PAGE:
It's not as graphic as a direct rape fantasy, but the thing about a rape fantasy is that it's ultimately a fantasy. This is something else. This is the supplanting of the subjectivity of women by a fabricated reality in which they exist to please men. It's not a rape fantasy, but I think it's easy to see how it translates to the reality of rape culture. I suspect that it is this treatment of women as objects solely of male desire, that treats their subjectivity as fundamentally merely a surface-level illusion to be cast aside by a discerning male, that leads more directly to the harassment and assault of female members of the fandom. The dynamics of BDSM culture are far too complex to get into here, but there's a fundamental line between creating a fantasy... and convincing yourself that your fantasy has a one to one correspondence with everyone else's subjective reality. I have no hesitation saying that the people who cross that line scare the shit out of me.
And it's all the more horrifying in the context of a show that takes such great pains to convey a feminist message, because it represents the complete destruction of the show's greatest qualities in favor of an extreme form of objectification. It is the erasure of one of the show's central messages--that there are lots of different ways to be a woman and to find strength in femininity--and its replacement with a monolithic masturbatory feminine ideal.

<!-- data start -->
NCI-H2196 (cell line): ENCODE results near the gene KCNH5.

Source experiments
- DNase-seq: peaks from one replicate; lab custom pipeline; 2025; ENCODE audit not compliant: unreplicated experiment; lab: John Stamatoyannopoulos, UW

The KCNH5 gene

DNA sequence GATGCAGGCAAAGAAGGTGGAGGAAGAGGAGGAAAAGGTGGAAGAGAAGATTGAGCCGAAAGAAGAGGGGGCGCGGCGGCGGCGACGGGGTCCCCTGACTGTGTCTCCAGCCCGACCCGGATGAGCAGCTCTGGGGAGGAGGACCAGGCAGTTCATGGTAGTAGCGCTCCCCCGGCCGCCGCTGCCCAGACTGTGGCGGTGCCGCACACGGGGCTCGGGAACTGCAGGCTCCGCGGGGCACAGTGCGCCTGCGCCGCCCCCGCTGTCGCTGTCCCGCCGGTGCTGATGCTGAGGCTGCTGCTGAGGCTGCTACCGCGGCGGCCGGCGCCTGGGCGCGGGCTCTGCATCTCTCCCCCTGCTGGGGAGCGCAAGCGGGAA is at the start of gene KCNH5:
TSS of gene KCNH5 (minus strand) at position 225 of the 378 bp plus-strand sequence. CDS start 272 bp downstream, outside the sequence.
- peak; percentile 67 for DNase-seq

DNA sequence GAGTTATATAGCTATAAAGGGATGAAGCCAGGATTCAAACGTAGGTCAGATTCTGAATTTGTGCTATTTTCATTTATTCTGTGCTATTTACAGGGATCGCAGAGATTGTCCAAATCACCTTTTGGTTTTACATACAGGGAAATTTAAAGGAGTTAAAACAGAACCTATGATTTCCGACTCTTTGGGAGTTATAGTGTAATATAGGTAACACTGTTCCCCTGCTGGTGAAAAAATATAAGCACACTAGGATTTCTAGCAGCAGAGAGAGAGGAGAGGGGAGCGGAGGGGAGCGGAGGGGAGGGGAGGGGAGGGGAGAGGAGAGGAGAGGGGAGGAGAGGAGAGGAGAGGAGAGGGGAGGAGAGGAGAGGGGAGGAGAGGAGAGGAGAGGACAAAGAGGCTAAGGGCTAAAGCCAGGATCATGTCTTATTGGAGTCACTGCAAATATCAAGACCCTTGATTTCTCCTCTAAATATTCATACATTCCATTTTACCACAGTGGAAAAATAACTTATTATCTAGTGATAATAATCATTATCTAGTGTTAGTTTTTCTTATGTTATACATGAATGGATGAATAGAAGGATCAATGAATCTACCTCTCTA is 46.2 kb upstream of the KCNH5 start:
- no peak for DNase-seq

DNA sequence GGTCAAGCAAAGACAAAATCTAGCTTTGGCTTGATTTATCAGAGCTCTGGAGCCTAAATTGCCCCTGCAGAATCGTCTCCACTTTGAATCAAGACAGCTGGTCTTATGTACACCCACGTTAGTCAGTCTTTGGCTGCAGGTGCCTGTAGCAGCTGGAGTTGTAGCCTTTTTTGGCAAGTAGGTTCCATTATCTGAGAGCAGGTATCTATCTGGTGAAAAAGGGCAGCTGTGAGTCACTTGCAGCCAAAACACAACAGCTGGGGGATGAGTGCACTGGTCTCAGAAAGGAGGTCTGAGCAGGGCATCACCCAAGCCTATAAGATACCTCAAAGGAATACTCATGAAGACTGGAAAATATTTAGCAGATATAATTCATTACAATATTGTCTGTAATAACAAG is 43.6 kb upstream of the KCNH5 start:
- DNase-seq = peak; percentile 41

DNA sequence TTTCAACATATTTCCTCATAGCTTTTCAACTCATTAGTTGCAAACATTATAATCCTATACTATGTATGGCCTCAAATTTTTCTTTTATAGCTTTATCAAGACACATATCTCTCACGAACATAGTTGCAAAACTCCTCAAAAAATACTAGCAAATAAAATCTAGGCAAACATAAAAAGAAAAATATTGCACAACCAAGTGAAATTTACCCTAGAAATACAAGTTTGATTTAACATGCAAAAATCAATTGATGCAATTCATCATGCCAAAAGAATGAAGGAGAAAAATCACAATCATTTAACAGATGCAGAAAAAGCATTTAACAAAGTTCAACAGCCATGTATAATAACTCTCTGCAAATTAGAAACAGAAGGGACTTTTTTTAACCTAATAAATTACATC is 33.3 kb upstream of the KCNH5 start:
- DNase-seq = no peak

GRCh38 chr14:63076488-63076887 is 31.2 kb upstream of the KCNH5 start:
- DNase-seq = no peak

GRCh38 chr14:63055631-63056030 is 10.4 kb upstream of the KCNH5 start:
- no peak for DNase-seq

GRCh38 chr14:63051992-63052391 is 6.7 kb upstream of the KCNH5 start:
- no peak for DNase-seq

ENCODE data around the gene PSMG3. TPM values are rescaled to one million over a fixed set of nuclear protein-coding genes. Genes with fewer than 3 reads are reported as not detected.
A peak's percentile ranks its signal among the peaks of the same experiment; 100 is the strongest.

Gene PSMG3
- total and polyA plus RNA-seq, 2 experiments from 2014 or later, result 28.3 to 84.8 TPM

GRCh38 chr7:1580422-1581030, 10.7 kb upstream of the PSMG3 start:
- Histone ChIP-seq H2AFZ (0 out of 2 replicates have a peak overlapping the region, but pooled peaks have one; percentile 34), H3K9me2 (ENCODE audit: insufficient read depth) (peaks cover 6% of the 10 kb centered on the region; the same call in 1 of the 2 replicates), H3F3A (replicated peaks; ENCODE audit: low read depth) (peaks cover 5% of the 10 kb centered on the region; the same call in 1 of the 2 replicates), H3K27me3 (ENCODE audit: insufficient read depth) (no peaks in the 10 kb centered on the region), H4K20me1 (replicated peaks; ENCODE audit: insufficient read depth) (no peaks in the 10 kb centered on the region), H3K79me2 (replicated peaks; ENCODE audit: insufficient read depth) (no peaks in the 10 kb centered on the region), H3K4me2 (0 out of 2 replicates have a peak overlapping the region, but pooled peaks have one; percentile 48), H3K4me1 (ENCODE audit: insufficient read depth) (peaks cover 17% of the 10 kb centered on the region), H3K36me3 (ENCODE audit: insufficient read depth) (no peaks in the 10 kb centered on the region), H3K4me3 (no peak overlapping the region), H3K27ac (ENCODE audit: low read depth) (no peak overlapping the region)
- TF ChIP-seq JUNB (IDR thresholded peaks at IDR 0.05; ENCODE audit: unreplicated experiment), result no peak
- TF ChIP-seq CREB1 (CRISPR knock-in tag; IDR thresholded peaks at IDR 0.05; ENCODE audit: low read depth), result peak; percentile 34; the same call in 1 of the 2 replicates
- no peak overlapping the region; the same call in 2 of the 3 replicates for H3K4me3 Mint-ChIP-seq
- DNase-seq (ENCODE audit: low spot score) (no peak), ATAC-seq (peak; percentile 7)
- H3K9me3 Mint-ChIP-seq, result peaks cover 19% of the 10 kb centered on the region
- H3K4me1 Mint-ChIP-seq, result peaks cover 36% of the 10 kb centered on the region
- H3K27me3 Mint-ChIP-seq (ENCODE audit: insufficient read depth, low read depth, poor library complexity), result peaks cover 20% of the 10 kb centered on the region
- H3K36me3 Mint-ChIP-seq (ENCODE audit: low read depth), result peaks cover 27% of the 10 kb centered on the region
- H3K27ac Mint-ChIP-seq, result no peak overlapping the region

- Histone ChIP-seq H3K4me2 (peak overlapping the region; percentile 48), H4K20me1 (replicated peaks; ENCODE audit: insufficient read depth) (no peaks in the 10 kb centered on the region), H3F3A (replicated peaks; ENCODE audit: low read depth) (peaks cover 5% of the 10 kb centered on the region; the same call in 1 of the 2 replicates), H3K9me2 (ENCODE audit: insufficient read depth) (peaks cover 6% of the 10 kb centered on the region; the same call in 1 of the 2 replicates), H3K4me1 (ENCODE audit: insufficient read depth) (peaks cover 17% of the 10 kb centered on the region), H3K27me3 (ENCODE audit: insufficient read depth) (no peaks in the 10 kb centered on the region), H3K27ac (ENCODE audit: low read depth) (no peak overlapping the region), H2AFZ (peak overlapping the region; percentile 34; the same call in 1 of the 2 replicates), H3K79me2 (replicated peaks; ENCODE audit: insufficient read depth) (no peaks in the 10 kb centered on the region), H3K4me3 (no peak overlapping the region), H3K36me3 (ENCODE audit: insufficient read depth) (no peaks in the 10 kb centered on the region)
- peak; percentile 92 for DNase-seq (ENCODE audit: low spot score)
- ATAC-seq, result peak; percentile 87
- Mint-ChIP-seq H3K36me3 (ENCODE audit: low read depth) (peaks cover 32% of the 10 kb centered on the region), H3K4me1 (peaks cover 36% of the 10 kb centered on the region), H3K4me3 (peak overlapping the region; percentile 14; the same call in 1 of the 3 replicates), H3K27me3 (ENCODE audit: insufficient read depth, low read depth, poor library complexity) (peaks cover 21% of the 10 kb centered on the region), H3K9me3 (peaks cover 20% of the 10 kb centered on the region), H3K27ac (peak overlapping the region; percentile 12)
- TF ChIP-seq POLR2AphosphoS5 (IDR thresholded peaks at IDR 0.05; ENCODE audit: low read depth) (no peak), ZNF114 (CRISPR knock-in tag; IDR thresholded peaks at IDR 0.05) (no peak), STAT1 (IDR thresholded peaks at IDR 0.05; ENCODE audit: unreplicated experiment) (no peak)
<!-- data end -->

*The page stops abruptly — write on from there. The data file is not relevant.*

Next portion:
If It's Not Hasbroken Don't Fix It
Even in the face of this degradation of the culture, though, we can choose our political allies incorrectly. It's certainly possible for us to leverage vaster forces to "clean up" Brony culture.
But just as there was a price to the blockading of the culture against outsiders that we're paying now, there's a price to leveraging greater powers that may bring the weight of those powers down on unintended targets.
Hasbro is not our friend. It is not the friend of Bronies, and it's not the friend of people who hate Bronies. It's a dangerous and powerful dragon in our midst, and Hasbro's erasure of Molestia from the face of the Internet represents not a victory over the forces of evil but that vast wurm shifting its weight and rolling over a hapless dwarf.
The fact that the dwarf was gross, sexist, and prone to making rape jokes doesn't make me, as another dwarf in the treasure chamber, feel a lot better.
Because any one of us that does fan works could be next.